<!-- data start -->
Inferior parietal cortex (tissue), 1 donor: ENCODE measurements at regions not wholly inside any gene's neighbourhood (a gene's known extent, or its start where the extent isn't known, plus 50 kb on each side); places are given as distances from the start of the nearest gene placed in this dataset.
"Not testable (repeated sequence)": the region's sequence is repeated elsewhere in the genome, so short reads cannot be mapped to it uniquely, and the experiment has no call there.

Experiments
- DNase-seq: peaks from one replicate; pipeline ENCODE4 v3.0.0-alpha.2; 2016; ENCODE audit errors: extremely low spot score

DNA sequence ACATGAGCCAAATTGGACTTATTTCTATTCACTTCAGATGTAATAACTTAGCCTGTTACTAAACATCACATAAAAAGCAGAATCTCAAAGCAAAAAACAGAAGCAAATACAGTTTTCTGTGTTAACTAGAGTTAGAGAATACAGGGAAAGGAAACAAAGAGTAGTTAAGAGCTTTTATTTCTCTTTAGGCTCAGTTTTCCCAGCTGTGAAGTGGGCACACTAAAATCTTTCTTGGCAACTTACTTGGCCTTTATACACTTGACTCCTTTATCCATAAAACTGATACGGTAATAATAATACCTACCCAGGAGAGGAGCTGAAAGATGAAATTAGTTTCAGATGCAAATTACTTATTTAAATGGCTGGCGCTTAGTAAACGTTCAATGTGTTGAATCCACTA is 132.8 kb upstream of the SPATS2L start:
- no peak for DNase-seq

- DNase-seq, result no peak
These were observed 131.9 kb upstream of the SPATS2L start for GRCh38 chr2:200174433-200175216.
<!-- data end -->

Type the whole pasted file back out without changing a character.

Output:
Inferior parietal cortex (tissue), 1 donor: ENCODE measurements at regions not wholly inside any gene's neighbourhood (a gene's known extent, or its start where the extent isn't known, plus 50 kb on each side); places are given as distances from the start of the nearest gene placed in this dataset.
"Not testable (repeated sequence)": the region's sequence is repeated elsewhere in the genome, so short reads cannot be mapped to it uniquely, and the experiment has no call there.

Experiments
- DNase-seq: peaks from one replicate; pipeline ENCODE4 v3.0.0-alpha.2; 2016; ENCODE audit errors: extremely low spot score

DNA sequence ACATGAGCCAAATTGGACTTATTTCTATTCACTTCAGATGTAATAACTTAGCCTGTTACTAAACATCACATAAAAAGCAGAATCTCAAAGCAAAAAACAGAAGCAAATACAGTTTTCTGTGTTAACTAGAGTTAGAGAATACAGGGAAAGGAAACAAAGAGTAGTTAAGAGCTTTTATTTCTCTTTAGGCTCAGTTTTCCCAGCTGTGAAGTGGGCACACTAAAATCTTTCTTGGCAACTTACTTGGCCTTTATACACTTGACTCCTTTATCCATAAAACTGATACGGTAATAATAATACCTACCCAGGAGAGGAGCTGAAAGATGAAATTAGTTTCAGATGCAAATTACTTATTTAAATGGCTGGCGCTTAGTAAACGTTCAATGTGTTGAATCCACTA is 132.8 kb upstream of the SPATS2L start:
- no peak for DNase-seq

- DNase-seq, result no peak
These were observed 131.9 kb upstream of the SPATS2L start for GRCh38 chr2:200174433-200175216.